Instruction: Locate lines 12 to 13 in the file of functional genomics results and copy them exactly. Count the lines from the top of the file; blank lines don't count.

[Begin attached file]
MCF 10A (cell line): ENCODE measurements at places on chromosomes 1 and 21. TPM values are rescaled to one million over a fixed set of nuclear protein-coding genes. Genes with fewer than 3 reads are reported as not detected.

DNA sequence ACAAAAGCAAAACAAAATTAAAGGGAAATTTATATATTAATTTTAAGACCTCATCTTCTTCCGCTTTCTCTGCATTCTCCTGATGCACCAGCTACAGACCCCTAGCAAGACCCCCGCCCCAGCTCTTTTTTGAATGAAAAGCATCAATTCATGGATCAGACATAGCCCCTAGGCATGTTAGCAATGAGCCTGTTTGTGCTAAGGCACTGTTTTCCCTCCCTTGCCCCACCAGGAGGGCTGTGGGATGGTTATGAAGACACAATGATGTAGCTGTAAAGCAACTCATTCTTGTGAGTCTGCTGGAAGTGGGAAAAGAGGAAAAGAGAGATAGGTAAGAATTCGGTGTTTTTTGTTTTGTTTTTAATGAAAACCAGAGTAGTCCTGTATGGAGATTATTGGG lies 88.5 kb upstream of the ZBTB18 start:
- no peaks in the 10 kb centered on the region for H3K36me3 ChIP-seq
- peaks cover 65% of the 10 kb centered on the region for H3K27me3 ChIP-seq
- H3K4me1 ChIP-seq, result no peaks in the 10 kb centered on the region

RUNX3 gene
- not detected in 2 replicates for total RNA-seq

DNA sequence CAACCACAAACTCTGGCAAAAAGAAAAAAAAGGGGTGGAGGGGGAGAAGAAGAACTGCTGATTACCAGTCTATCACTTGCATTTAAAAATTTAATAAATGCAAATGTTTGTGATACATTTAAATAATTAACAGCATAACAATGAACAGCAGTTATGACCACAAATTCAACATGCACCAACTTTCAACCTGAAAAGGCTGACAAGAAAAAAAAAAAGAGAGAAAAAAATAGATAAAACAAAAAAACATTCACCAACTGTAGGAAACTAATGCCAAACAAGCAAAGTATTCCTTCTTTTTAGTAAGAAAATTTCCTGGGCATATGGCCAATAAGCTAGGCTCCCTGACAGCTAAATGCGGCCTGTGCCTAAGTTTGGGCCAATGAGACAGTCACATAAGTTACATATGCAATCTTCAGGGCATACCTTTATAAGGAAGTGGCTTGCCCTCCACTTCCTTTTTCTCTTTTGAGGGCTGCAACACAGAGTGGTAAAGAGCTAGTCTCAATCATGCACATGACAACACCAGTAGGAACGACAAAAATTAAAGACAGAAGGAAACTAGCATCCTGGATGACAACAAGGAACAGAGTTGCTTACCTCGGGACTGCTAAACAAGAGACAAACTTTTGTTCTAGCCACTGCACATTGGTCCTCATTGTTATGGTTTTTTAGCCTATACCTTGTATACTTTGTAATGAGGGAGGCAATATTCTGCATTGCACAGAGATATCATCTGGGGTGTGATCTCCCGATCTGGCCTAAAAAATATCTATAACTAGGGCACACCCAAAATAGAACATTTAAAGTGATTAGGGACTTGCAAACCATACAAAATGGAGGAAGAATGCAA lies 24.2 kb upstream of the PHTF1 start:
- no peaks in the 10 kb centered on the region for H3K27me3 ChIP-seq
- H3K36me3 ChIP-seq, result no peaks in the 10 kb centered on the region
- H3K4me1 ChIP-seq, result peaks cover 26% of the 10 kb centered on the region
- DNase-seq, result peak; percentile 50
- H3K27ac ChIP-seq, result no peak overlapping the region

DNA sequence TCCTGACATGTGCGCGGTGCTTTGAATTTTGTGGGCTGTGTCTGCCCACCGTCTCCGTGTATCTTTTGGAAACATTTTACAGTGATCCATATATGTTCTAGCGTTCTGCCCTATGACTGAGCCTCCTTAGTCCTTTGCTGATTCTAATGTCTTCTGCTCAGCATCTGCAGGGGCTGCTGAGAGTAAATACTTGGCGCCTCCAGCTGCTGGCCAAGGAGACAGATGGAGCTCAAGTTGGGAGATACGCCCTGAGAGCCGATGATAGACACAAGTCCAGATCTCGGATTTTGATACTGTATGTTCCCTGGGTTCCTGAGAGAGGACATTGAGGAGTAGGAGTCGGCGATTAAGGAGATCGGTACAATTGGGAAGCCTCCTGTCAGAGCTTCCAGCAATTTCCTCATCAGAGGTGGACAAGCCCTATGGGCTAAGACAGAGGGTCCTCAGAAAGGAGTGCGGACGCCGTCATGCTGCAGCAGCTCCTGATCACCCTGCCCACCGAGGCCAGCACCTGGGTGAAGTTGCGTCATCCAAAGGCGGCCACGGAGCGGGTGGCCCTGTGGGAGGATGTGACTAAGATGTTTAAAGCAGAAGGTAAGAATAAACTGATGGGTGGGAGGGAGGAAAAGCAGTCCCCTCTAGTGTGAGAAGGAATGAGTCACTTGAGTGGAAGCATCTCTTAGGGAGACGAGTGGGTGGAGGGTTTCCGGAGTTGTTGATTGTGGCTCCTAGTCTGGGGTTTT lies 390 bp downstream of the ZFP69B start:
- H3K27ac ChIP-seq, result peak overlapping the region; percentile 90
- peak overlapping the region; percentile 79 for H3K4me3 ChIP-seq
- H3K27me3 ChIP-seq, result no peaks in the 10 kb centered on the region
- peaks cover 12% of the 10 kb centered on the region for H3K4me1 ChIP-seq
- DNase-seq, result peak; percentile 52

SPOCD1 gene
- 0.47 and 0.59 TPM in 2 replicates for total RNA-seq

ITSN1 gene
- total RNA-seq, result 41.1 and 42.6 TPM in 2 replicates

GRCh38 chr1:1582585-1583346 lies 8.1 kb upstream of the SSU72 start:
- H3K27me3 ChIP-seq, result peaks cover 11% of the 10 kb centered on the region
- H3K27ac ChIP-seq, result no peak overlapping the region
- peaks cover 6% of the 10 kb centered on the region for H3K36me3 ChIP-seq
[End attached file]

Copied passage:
- DNase-seq, result peak; percentile 50
- H3K27ac ChIP-seq, result no peak overlapping the region